It hit me on Wednesday, while I was driving home with my little boy and the precipitation on my windshield was turning to ice, that Christmas is just a few days away. What makes this revelation worse is that I still have not done my Christmas shopping. Although the Christmas list is relatively short, I am still without ideas of what do get.
Austin had a major ice storm on Wednesday night that prevented many from going to work or school the following day. So, my son and I were one of the many who couldn’t leave home because everything was iced.
After about two o’clock, we finally made it outdoors. Since we couldn’t do much of anything, and since Christmas is just a few days away, this became a perfect opportunity for Christmas shopping. We dressed in our heaviest jackets, got in the car, and proceeded to escape the ever-building cabin fever.
Few motorists were on the road, which is always pleasant. But my curiosity of the close-to-empty roads came to an end when we got to the Wal-Mart down the road. Everyone—and I mean everyone—was at Wal-Mart. The aisle in the electronics department was impassable. The baby department was packed too. And forget going through the toys department; there were kids running around and parents chasing after them.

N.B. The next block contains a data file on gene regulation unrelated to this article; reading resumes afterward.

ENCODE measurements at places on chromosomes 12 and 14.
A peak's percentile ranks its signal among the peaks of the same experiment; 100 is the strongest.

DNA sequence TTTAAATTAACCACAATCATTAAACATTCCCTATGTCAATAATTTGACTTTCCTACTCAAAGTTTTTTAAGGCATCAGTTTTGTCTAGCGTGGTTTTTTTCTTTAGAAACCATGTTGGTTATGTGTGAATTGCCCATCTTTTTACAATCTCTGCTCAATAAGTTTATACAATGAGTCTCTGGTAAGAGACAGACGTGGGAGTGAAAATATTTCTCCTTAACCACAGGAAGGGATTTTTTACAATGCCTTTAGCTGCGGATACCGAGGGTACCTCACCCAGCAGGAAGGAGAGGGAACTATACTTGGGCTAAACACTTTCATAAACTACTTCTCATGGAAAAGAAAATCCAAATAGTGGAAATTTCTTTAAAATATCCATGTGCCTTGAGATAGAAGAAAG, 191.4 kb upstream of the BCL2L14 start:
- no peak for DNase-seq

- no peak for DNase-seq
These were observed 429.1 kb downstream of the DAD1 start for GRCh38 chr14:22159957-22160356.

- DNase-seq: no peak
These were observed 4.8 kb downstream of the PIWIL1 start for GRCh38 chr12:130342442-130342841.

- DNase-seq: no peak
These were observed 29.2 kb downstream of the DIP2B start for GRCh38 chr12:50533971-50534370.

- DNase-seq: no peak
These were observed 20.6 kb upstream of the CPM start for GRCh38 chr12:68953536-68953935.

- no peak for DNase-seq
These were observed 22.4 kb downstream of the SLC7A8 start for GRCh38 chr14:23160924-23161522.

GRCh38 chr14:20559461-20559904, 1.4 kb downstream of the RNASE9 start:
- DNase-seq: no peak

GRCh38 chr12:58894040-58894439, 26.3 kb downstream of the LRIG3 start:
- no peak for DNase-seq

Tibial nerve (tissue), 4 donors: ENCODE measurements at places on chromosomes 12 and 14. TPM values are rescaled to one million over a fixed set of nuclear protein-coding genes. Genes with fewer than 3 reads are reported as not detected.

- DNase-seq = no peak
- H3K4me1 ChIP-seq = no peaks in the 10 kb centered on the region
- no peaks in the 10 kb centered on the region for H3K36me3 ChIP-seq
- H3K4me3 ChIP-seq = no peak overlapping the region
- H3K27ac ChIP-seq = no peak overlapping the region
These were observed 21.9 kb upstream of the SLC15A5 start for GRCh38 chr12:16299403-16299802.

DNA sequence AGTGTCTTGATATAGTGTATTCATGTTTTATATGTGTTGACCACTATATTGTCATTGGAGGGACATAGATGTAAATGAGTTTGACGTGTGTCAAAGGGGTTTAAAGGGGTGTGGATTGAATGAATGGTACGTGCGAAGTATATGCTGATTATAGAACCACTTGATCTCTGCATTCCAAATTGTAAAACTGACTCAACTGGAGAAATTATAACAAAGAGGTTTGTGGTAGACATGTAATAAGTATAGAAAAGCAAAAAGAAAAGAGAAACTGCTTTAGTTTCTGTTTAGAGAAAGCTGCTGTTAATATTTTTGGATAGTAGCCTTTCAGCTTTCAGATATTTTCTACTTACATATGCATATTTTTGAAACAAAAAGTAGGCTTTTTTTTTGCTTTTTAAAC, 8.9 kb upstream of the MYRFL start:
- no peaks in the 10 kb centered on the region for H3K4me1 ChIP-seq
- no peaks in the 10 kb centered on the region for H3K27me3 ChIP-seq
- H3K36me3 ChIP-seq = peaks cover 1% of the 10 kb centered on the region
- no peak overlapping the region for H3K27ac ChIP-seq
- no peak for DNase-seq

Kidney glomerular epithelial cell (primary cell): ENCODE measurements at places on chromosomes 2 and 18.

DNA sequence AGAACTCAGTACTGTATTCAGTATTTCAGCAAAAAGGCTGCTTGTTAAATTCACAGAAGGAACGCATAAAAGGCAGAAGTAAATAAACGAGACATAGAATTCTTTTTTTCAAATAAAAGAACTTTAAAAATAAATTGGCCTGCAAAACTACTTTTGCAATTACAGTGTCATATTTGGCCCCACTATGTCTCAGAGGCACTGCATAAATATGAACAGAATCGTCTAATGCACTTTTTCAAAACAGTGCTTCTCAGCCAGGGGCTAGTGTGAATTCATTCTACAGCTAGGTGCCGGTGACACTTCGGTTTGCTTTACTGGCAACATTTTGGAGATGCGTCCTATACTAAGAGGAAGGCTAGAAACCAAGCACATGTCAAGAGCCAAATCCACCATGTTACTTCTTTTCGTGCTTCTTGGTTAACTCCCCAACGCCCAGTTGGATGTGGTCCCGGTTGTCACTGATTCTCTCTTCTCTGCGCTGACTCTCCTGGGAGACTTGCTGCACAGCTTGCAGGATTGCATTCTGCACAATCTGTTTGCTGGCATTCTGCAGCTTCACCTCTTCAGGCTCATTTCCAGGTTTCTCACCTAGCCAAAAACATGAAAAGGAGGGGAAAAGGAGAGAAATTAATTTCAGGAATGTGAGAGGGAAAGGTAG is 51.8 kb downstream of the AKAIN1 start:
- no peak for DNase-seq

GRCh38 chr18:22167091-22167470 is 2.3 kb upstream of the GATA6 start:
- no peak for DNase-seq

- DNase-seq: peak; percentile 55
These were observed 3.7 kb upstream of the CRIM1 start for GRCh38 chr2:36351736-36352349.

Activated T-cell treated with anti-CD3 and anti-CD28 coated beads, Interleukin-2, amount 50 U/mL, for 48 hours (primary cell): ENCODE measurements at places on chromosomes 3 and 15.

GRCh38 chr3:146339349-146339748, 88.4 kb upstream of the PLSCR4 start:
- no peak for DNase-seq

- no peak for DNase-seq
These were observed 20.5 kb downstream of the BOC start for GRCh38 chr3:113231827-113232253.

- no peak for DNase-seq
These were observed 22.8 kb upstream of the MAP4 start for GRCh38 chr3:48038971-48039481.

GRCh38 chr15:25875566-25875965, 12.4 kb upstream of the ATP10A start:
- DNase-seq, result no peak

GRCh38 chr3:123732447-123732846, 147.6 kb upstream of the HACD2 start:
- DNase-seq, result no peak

The checkout lines seemed endless. Although the Christmas music from the store’s intercom plays to entertain the customers while they shop or wait in extensively long lines, the tunes were often interrupted with “price check needed,” or “customer assistant needed,” or “cleanup needed,” or kids crying and screaming because they didn’t get the toy the wanted. And while we wait, I was debating whether or not my son needed another toy car.
By the time we reached the cashier, my son had thrown the toy car he was happily playing with overboard. At that point, I realized he indeed did not need another toy car.